Chief Justice Sereno accused of manipulating JBC selection process | Inquirer News

Chief Justice Sereno accused of manipulating JBC selection process

/ 06:42 PM September 05, 2014

Supreme Court Chief Justice Maria Lourdes Sereno answers media questions during a press conference at the Bayleaf, Intramuros, Manila. RAFFY LERMA

MANILA, Philippines – Chief Justice Maria Lourdes Sereno has been accused by one of her associate justices of allegedly manipulating the selection process of the Judicial and Bar Council (JBC) to make sure that Solicitor General Francis Jardeleza won’t sit in the Supreme Court.

In his 36-page separate concurring opinion, Associate Justice Arturo Brion said given the facts in the case of Jardeleza, it was clear that there was someone who didn’t want him to be named associate justice.


Jardeleza has since been appointed to the Supreme Court but he nearly didn’t make it because he wasn’t included in the shortlist of candidates submitted by the JBC to President Benigno Aquino III despite getting the required number of votes to be shortlisted. Sereno chairs the JBC.

A copy of the Supreme Court ruling was released Friday, including Brion’s separate concurring opinion:


“I strongly believe, too, based on the circumstances … that CJ Sereno manipulated the JBC processes to exclude Jardeleza as a nominee. The manipulation was a purposive campaign to discredit and deal Jardeleza a mortal blow at the JBC level to remove him as a contender at the presidential level of the appointing process,” Brion said.

First, Brion said Sereno’s objection was made at the last moment and not earlier when the shortlist was still being drafted.

Second, Brion said, Sereno raised her objection to Jardeleza’s inclusion in the shortlist after “it became obvious that Jardeleza would get the required votes unless an overt objection was made.”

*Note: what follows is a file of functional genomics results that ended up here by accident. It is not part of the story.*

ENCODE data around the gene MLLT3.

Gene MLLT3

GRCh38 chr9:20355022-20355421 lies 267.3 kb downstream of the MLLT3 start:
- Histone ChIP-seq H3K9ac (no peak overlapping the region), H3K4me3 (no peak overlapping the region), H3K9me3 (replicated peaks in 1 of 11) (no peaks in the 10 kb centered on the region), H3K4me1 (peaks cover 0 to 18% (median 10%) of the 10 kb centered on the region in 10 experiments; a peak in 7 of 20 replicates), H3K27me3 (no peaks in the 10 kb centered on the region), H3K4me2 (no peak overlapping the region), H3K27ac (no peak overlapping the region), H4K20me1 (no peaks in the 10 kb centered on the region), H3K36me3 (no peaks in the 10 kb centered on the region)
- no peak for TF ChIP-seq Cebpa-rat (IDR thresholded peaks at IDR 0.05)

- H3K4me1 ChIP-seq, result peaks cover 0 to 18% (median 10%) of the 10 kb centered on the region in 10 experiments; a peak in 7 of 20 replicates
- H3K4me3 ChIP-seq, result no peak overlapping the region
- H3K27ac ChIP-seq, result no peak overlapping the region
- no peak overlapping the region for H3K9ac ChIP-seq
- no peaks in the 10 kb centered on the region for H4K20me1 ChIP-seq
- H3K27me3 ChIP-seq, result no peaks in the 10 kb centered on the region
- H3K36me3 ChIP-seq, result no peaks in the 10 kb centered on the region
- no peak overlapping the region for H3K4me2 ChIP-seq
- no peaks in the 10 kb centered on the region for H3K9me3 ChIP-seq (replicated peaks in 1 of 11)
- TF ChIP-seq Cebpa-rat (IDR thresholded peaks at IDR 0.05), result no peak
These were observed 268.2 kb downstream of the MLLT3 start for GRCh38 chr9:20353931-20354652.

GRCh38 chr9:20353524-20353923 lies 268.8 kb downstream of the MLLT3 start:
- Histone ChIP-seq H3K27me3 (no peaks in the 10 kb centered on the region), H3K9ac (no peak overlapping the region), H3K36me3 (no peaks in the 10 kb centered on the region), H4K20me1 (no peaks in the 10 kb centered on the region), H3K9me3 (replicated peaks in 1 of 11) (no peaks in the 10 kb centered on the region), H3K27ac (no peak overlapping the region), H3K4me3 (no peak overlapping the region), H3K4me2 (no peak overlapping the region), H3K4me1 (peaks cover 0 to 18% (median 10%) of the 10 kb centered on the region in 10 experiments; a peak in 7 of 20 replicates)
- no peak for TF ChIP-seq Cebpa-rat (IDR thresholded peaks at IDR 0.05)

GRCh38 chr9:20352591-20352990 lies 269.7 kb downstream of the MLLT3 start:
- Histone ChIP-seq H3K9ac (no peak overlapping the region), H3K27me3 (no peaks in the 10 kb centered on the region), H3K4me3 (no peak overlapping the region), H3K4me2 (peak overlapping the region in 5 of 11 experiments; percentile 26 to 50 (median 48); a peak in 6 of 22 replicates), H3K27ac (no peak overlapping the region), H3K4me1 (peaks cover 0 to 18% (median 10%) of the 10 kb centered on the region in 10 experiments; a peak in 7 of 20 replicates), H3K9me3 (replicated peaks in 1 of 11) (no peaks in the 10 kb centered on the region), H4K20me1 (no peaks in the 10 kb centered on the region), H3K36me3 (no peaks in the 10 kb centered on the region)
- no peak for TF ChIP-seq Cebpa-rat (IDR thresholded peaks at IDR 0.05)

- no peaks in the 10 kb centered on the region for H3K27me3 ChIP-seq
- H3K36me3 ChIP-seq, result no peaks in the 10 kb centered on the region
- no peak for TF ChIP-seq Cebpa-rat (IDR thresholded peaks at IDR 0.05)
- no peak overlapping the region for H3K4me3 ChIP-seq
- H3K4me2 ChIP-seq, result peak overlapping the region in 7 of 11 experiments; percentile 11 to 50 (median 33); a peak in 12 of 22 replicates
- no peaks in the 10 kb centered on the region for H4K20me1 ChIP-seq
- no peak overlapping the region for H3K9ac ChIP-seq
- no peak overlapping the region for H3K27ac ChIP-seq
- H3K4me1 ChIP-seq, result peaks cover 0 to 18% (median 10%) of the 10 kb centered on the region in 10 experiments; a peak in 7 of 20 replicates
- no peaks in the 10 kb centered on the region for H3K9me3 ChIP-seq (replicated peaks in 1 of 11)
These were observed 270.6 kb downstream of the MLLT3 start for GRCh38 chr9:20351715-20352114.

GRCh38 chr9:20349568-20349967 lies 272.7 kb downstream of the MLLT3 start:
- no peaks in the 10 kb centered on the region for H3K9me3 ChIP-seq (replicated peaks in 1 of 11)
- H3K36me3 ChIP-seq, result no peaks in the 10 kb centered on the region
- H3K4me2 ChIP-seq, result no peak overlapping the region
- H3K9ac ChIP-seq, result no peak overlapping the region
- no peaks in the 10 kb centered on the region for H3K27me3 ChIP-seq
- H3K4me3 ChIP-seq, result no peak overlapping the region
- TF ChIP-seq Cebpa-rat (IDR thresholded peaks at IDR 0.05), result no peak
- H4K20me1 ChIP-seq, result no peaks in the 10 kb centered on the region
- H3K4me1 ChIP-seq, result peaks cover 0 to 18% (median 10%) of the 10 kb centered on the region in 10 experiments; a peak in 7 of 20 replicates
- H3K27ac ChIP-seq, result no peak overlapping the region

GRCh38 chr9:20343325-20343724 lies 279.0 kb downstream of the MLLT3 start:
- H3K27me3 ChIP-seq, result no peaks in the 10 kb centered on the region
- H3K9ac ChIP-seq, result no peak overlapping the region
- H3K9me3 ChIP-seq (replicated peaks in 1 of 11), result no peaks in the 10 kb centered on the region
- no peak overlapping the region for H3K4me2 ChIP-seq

Brion said even the Supreme Court appeared to have been manipulated when it was not given the chance to vote for its recommendees. The high court, who has overall supervision of the JBC, always voted for their preferred candidates in the shortlist.

In this case, however, Sereno submitted a letter to the high court dated May 29, 2014, saying she represented several justices who requested that the court do away with the voting for its recommendees.

“When subsequently confronted on who these justices were, the Chief Justice failed to name anyone. As a result, applicants who could have been recommended by the Court (Jardeleza, among them), missed their chance to be nominees,” Brion said.

Thirdly, Brion said the JBC did not require Sereno to put in writing her objections.


“Nothing was done, however, to fully specify what the objections were, or to provide for safeguards if the ground indeed should be highly confidential,” he said.

Fourth, Jardeleza’s letter-petition to the Supreme Court was not raffled off immediately but assigned to a justice only five days after it was filed.

Fifth, after Jardeleza filed his petition on July 18, a resolution ordering the JBC and the Palace to comment was issued only on August 1 or 19 days from Aquino’s deadline to appoint a new justice.

“Indeed from the seat of power and control, one may manipulate events with facility so that the moving hand remains unseen. But over time and when the dots are inevitably connected to one another, the pattern will show,” Brion said.

Jardeleza went to the high court after the JBC excluded him from the list. In his letter-petition, he said if a complaint was filed against a candidate, it must be made in writing and under oath. The concerned candidate, he said, should be given a copy in order to be able to file his comment.

The high court, in its August 19 ruling, granted Jardeleza’s prayer, paving the way for his inclusion in the shortlist. A day later, Aquino appointed him associate justice.

During Sereno’s press briefing last week, the chief justice refused to answer questions about Brion’s opinion.

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TAGS: Associate Justice Arturo Brion, Chief Justice Maria Lourdes Sereno, francis jardeleza, JBC, Judicial and Bar Council, Politics
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